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Retina of Bouton's skink (reptilia, scincidae): Visual cells, fovea, and ecological constraints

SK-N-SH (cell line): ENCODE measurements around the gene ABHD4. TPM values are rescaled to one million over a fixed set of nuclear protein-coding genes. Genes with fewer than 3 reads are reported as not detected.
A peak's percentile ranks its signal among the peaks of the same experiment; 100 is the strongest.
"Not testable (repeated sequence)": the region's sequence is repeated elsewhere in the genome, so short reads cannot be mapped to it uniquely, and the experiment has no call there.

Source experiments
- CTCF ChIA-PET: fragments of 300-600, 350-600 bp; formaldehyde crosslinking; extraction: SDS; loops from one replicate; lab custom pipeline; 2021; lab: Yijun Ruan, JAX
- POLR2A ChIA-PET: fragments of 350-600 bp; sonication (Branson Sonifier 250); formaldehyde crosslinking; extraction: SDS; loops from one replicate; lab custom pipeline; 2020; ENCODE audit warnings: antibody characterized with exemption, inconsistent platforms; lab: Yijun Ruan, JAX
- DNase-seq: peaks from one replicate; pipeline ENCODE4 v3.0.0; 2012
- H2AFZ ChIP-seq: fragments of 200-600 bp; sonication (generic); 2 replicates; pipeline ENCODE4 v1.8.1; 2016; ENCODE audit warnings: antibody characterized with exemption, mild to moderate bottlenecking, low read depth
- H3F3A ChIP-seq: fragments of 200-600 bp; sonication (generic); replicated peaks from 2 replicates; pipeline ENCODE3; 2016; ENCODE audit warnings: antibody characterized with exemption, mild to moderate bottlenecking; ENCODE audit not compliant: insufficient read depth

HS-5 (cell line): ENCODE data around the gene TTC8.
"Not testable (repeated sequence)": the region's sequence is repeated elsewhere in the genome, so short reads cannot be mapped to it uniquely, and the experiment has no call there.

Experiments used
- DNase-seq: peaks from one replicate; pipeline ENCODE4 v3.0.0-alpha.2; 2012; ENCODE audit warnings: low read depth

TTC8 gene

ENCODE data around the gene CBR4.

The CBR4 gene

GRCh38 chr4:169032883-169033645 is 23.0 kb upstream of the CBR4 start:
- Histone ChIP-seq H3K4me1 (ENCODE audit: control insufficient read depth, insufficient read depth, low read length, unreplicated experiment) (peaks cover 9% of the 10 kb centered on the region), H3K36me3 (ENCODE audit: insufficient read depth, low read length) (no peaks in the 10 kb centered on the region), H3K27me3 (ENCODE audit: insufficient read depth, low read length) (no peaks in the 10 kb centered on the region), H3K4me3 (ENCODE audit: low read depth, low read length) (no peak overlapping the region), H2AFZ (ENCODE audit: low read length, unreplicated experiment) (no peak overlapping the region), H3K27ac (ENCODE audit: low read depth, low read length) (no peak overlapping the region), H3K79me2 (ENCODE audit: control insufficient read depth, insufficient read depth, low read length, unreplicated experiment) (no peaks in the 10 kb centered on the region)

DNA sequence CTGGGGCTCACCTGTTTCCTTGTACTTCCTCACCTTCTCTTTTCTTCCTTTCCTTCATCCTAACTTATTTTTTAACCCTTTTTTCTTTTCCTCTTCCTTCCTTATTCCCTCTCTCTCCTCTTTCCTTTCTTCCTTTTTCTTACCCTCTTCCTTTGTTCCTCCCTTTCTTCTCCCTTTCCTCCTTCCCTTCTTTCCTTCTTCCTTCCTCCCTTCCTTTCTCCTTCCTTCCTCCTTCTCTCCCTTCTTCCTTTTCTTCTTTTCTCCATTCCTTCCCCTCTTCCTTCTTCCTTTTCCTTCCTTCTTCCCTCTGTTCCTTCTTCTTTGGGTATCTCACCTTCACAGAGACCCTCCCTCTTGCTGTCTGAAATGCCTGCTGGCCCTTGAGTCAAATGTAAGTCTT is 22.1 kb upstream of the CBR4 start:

Bouton's skink, Cryptoblepharus boutonii africanus, is a small, diurnal lizard living on outcrops along the coast of East Africa under high ambient light intensities. It is characterized by relatively large eyes (maximal diameter about 2 mm), with immovable eyelids forming a transparent spectacle and with a virtually constant pupil diameter. The single fovea in the central retina is well developed, with a clearly defined pit, which is relatively deep but not funnel-shaped. The foveal pit is not devoid of the outer nuclear and outer plexiform layers; only the main part of the inner nuclear layer is displaced laterally, resulting in a pit with gradual sloping towards its edges. Thus, the fovea appears to be concaviclivate, as in the eyes of lacertids, varanids, and gekkonids. The central position of the foveae in these laterally placed scincid eyes corresponds with monocular fixation, e.g., of detected prey. C. boutonii has a pure-cone retina containing single and double visual cells. The latter consist of two cells of unequal sizes. Yellowish oil droplets are present in single cones and the minor members of the double cones in all retinal regions. The visual cells of the different retinal regions do not differ in the ultrastructure of their components but differ considerably in size. The outer segments of the foveal cones are twice as long as those of the peripheral cones. Except for the pedicles, the diameters of the components of the visual cells decrease towards the fovea, resulting in an increase in visual acuity. J. Comp. Neurol. 436:487–496, 2001. © 2001 Wiley-Liss, Inc.